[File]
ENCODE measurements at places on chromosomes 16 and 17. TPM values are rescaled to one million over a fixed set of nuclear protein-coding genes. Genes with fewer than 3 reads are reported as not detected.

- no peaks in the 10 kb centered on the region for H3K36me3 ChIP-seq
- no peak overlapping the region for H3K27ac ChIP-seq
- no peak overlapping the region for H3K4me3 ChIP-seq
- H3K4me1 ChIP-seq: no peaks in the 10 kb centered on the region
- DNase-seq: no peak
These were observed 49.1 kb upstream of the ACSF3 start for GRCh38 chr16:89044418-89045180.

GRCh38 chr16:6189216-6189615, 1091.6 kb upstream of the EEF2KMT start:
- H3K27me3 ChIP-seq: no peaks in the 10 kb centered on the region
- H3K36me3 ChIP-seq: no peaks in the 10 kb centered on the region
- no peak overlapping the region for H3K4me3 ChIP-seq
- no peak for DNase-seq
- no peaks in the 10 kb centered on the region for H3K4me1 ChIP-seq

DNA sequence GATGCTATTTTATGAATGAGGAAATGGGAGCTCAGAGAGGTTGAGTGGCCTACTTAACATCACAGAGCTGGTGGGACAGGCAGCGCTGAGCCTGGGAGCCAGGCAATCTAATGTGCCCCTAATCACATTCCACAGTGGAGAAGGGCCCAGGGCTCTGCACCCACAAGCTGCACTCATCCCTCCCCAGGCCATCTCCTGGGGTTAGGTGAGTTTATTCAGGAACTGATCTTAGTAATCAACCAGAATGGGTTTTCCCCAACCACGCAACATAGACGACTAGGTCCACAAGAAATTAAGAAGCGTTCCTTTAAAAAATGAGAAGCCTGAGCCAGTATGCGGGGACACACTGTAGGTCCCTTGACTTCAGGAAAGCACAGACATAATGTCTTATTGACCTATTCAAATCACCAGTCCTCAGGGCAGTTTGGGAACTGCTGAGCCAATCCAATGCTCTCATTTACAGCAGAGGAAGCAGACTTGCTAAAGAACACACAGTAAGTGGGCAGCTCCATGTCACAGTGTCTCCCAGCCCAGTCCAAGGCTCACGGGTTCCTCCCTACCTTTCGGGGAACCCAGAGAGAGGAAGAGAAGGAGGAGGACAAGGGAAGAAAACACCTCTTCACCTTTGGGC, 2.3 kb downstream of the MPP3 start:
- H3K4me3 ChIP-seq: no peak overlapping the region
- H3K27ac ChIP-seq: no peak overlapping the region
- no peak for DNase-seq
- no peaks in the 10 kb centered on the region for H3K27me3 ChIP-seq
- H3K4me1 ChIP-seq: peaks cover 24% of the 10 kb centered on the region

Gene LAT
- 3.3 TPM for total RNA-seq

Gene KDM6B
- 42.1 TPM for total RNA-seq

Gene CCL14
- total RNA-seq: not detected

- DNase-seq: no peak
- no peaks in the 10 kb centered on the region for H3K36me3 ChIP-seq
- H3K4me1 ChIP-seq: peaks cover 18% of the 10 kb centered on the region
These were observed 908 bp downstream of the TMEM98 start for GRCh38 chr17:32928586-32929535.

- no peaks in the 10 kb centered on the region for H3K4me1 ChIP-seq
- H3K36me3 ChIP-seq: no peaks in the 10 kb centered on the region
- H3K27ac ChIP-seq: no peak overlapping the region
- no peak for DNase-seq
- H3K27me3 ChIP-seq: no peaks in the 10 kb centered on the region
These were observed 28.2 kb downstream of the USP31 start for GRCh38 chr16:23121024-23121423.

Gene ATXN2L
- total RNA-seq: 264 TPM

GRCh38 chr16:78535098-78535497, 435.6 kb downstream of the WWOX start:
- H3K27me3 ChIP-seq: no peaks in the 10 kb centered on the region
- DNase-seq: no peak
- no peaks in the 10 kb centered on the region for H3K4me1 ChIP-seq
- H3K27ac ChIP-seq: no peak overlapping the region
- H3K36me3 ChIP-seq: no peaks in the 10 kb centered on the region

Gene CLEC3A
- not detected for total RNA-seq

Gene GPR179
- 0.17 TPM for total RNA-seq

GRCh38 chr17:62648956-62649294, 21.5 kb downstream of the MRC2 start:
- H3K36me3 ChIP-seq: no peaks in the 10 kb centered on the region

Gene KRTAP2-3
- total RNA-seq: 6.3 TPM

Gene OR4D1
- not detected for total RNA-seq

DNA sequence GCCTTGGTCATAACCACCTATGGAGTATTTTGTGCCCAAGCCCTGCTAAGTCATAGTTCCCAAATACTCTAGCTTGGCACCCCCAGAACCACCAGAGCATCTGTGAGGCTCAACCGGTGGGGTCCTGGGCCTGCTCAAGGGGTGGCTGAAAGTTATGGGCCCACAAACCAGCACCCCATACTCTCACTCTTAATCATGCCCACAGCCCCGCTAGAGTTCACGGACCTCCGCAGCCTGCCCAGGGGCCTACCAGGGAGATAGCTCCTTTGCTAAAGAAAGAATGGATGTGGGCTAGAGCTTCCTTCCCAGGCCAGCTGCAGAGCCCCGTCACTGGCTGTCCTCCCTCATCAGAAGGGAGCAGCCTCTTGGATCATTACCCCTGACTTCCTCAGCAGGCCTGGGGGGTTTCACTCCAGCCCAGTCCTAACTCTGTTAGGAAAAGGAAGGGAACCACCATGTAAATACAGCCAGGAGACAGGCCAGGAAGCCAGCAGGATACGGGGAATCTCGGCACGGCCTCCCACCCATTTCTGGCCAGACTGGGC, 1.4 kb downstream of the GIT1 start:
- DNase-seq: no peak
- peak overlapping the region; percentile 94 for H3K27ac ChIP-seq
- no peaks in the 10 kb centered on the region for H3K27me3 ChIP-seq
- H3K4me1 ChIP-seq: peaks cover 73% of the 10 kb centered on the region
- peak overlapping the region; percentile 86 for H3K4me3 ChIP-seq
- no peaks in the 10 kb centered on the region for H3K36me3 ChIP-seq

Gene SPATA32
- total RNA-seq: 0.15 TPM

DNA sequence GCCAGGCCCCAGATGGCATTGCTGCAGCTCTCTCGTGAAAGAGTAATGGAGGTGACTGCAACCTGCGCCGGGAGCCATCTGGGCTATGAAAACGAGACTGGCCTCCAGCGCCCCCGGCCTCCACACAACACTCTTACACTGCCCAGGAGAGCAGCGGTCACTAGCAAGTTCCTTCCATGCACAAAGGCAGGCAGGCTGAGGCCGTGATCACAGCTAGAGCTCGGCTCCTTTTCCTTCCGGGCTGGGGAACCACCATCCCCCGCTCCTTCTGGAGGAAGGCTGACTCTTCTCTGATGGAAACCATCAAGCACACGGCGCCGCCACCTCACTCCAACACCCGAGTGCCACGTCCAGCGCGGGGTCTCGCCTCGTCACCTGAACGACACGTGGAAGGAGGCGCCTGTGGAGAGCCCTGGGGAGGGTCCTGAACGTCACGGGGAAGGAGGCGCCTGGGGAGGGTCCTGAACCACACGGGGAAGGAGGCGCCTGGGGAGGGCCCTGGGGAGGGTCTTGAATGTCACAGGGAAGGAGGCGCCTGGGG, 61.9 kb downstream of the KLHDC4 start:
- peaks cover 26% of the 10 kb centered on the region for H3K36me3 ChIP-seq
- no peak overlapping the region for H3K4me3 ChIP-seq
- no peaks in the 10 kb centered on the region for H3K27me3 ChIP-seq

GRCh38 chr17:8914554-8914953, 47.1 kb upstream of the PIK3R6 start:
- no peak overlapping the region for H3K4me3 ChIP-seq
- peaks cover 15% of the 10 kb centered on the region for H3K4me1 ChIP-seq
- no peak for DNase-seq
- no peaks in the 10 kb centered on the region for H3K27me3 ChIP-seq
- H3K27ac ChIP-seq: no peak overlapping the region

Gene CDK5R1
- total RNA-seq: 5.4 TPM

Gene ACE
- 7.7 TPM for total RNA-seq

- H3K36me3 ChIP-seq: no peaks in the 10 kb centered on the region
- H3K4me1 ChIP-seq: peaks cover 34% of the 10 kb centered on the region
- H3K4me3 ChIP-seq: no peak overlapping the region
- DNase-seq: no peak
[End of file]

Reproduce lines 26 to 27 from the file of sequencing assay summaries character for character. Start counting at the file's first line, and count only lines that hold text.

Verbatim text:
- DNase-seq: no peak
- no peaks in the 10 kb centered on the region for H3K36me3 ChIP-seq